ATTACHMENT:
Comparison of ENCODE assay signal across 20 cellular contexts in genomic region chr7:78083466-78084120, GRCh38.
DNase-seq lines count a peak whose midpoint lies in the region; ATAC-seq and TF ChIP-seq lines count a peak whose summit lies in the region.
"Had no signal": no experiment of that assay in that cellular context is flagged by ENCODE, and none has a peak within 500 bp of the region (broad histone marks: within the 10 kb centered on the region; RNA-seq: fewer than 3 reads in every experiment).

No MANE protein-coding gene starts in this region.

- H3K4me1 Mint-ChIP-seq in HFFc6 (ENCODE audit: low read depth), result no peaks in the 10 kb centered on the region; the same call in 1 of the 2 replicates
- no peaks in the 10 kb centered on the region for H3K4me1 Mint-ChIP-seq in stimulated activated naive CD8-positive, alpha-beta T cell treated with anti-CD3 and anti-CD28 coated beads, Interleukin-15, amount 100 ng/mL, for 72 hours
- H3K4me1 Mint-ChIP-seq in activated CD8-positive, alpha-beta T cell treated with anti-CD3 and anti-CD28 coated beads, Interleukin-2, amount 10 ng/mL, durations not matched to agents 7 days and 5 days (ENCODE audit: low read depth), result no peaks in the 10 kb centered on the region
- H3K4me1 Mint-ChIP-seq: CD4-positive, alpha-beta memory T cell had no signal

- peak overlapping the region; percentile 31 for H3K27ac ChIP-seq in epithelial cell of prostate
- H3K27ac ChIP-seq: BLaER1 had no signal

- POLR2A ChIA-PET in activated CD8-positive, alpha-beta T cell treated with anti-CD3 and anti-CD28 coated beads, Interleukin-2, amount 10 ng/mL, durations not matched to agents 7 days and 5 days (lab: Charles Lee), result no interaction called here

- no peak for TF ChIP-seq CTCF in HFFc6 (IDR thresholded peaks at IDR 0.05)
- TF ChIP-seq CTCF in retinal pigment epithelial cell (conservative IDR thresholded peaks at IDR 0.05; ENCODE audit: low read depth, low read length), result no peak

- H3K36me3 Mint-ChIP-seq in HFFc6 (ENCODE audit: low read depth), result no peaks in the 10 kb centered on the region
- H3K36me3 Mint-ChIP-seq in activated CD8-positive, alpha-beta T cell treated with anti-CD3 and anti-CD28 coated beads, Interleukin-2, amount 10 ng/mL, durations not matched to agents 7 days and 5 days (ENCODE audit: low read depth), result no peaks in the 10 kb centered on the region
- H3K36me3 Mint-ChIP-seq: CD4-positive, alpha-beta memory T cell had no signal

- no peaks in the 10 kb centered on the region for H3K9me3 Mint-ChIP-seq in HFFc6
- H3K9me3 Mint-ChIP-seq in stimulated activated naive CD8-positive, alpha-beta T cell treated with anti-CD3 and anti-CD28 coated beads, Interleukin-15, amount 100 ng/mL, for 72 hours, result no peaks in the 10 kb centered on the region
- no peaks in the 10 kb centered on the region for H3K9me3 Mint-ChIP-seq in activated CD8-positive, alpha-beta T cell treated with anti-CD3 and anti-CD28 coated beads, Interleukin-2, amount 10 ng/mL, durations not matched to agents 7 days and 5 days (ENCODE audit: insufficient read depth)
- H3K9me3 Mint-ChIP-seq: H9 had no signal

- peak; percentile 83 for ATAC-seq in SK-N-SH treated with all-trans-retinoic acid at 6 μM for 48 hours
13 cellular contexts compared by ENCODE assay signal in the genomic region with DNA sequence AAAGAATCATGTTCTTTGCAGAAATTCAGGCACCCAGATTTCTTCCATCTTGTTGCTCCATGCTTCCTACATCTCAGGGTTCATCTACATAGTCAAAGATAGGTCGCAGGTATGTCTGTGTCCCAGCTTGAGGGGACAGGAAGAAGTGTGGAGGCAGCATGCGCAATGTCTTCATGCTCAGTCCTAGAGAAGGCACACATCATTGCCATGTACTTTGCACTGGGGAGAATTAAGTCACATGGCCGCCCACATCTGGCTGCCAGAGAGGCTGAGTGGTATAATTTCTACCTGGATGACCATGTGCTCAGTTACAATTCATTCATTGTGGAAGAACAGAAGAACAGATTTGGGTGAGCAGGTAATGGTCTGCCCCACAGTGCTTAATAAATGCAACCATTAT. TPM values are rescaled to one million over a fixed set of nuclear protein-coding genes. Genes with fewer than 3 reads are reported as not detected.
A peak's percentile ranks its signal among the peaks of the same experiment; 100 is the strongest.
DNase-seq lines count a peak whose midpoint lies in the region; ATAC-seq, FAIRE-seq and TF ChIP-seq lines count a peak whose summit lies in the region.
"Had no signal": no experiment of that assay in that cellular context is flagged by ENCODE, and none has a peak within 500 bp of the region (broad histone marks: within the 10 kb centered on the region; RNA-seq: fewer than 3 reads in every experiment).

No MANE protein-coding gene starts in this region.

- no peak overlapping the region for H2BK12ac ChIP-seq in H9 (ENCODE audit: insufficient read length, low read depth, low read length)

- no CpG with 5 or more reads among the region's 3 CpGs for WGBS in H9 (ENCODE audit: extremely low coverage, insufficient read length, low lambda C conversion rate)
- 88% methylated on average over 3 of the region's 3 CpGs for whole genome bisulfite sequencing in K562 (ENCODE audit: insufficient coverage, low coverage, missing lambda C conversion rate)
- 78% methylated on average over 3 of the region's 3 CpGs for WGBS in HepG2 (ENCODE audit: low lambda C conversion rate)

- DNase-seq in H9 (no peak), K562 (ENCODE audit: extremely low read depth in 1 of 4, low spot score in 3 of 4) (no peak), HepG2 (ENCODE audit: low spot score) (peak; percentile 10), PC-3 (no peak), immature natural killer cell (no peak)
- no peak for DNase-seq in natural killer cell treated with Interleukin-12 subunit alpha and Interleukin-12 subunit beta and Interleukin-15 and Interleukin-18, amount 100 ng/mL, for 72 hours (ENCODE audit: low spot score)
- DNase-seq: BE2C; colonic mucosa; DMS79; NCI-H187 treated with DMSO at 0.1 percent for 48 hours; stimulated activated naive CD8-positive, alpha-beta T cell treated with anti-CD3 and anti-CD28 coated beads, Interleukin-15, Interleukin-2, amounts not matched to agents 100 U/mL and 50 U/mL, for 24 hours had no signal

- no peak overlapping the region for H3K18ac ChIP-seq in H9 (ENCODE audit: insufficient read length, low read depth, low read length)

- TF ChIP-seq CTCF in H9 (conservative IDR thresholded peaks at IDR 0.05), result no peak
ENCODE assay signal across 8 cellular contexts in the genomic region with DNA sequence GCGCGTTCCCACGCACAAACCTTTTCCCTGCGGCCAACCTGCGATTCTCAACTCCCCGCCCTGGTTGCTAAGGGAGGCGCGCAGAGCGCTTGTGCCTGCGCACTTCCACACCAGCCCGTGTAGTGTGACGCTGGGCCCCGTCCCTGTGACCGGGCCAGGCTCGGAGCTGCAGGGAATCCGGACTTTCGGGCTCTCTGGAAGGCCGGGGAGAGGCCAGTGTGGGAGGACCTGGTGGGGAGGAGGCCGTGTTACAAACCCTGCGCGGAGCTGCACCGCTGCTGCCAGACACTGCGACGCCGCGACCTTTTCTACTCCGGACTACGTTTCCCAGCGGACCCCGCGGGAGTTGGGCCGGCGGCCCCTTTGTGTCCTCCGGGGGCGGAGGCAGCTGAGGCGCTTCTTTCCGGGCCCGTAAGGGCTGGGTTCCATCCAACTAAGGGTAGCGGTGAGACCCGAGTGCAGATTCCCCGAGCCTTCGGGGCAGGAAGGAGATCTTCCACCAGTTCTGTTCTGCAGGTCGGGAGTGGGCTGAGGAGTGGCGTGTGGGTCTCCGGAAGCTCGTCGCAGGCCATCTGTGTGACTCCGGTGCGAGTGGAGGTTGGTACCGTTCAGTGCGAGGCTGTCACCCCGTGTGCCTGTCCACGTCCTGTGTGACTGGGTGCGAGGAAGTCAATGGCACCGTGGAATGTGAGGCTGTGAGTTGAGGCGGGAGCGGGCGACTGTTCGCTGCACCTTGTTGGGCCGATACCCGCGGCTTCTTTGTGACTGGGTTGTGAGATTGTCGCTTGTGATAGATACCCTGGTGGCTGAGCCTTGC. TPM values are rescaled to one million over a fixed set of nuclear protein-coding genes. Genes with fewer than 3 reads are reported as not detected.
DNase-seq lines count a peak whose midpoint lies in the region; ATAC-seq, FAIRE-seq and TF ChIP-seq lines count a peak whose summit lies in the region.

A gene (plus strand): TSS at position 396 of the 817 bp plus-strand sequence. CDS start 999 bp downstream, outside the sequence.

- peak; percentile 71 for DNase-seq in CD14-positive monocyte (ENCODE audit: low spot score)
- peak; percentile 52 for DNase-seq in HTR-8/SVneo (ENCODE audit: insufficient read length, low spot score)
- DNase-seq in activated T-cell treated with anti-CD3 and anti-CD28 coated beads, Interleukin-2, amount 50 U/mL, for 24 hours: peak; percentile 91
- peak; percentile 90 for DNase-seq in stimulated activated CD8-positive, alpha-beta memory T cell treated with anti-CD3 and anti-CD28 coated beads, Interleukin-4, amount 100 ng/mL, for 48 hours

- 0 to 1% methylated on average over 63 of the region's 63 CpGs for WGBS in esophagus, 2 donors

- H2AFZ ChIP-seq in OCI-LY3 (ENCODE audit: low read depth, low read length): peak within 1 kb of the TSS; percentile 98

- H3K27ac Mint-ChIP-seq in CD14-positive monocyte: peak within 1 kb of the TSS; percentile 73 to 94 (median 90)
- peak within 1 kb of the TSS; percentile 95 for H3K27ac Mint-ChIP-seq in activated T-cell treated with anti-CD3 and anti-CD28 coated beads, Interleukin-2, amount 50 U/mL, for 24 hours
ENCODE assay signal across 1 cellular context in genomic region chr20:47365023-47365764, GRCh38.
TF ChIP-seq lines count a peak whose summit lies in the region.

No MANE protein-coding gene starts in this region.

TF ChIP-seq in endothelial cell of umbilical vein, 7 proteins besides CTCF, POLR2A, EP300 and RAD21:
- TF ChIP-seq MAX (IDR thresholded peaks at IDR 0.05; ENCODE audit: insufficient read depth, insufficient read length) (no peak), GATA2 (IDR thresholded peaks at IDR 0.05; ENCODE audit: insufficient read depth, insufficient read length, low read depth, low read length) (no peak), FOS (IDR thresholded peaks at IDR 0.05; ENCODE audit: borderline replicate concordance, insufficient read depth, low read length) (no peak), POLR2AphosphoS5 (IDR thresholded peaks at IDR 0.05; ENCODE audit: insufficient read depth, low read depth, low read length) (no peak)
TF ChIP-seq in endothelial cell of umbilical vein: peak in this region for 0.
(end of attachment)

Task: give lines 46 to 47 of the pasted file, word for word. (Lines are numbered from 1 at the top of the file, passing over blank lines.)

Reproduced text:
- peak within 1 kb of the TSS; percentile 95 for H3K27ac Mint-ChIP-seq in activated T-cell treated with anti-CD3 and anti-CD28 coated beads, Interleukin-2, amount 50 U/mL, for 24 hours
ENCODE assay signal across 1 cellular context in genomic region chr20:47365023-47365764, GRCh38.